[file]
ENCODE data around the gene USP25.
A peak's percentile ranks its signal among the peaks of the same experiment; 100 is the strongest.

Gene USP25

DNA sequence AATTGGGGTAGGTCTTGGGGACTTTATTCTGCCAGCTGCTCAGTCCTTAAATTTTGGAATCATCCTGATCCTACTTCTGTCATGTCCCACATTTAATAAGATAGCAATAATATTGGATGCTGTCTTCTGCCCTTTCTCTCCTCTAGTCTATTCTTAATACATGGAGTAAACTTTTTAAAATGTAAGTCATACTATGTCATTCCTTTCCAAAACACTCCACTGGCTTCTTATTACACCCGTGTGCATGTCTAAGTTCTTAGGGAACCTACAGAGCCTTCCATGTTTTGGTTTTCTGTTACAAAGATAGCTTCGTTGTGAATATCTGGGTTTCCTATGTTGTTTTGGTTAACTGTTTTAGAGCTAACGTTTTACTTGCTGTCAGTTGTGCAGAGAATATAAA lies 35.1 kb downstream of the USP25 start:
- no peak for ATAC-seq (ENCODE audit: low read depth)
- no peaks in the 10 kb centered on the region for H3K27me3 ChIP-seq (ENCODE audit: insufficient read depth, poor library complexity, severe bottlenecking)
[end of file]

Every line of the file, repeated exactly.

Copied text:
ENCODE data around the gene USP25.
A peak's percentile ranks its signal among the peaks of the same experiment; 100 is the strongest.

Gene USP25

DNA sequence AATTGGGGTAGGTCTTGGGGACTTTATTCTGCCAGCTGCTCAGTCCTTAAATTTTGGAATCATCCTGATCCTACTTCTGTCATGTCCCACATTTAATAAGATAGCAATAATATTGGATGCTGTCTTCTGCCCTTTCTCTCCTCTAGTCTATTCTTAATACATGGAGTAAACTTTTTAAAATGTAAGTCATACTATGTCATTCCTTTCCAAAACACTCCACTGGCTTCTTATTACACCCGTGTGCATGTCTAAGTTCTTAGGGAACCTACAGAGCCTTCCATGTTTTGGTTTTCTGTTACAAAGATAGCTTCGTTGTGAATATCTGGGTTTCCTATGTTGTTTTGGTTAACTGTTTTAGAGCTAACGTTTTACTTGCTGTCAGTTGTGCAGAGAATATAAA lies 35.1 kb downstream of the USP25 start:
- no peak for ATAC-seq (ENCODE audit: low read depth)
- no peaks in the 10 kb centered on the region for H3K27me3 ChIP-seq (ENCODE audit: insufficient read depth, poor library complexity, severe bottlenecking)